Care to clarify that? Maybe add some examples? Cos like JavaFan, I don't get it.
As soon as you pick any two values from group 2 (1..6), you've also already picked two values from group 1 (0..7), so there is no way to comply with your *"every resulting row should satisfy the initial condition"* requirement.
You would either a) a pick two from both groups and therefore have 4 from the larger group; or b) pick nothing from the larger group, in which case you have nothing from the larger group.
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Examine what is said, not who speaks -- Silence betokens consent -- Love the truth but pardon error.
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Yes:
if Group B (1..6) is subset of Group A(0..7) and Pick(B)=2 is equal to Pick(A)=2 then we apply 'b): pick nothing from larger group';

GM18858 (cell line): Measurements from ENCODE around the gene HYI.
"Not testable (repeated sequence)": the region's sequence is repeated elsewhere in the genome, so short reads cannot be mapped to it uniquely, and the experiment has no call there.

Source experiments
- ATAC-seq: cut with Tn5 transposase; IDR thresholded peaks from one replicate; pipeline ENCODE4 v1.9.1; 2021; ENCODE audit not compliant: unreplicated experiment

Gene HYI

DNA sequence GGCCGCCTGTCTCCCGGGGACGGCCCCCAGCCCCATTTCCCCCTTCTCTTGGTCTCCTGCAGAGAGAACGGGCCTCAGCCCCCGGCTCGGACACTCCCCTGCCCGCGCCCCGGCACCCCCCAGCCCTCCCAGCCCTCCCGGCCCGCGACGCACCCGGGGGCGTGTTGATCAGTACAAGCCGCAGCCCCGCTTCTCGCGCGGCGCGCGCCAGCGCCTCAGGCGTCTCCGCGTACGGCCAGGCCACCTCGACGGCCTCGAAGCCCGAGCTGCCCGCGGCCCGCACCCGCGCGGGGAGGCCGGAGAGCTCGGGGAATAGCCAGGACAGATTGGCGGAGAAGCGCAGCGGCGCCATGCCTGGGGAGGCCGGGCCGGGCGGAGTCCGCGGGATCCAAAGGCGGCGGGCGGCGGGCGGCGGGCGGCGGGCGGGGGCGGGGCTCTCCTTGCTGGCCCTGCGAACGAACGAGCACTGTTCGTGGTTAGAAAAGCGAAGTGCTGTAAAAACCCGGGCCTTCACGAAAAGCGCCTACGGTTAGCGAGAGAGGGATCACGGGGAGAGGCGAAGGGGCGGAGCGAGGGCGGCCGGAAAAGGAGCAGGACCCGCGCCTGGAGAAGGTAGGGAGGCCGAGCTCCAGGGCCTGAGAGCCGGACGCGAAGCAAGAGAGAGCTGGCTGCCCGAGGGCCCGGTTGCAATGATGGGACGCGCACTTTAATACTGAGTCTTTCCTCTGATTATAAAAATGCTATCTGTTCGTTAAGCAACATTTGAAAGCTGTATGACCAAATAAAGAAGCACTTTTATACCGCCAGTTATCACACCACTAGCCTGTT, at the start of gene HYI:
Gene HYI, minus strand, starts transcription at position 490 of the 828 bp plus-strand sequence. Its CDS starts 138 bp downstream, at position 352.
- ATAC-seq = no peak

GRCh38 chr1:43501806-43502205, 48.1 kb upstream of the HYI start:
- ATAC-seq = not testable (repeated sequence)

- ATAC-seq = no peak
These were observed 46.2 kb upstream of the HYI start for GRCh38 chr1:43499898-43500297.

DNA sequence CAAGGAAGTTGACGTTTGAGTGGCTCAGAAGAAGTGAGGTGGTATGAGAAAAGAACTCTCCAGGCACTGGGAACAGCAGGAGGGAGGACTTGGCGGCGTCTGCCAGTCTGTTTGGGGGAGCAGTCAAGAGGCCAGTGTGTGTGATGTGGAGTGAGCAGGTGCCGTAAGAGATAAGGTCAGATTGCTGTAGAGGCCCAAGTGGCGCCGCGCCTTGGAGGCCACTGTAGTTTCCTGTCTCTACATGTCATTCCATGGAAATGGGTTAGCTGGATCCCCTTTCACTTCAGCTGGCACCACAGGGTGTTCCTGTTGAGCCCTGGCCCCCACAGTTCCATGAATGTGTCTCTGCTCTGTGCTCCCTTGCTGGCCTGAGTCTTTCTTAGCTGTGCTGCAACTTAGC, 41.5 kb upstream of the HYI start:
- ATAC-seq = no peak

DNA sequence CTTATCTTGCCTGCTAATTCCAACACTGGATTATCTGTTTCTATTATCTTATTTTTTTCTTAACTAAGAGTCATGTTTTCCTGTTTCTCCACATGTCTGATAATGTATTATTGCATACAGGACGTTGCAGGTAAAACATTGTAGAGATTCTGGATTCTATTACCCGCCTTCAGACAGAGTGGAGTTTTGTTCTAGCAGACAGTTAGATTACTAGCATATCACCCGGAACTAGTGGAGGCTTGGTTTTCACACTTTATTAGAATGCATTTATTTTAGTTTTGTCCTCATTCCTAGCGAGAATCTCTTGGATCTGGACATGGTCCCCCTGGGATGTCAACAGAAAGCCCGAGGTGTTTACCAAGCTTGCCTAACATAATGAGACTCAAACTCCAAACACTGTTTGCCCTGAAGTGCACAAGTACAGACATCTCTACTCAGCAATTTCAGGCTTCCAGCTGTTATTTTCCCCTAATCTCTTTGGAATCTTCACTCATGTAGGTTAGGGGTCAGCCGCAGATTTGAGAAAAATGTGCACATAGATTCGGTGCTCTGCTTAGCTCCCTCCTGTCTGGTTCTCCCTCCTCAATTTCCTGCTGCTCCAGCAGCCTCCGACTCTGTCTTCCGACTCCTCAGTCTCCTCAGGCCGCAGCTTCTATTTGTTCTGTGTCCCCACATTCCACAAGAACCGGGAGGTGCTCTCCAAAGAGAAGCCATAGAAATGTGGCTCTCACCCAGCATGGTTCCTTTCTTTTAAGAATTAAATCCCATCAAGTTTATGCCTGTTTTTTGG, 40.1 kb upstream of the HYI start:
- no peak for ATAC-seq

In this case, we still have picked 2 values from larger group automatically, which holds the initial condition. Only thing that '0' and '7' won't be picked at all in any resultset. ( from the given data).
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The only way to deal with this efficiently is to reduce the input sets to non-overlapping sets prior to permuting them.
To do that, you need to lay out the rules for overlapping sets. You'd need to define how to deal with:
- One set completely overlaps another;
- the overlap is less than the number to be picked from the smaller group.
- The overlap is less than the number to be picked from the larger group.
- The overlap is equal to the number to picked from the smaller group.
- ...
- There is only a partial overlap between the groups:
- The overlap is smaller than the number to be picked ....
- ...
Whence you've defined how all the possibilities should be resolved into distinct groups, the rest should be relatively easy.
I'm still bugged by your lack of explanation of what the purpose of this is?
With the rise and rise of 'Social' network sites: 'Computers are making people easier to use everyday'
Examine what is said, not who speaks -- Silence betokens consent -- Love the truth but pardon error.
"Science is about questioning the status quo. Questioning authority".
| [reply] |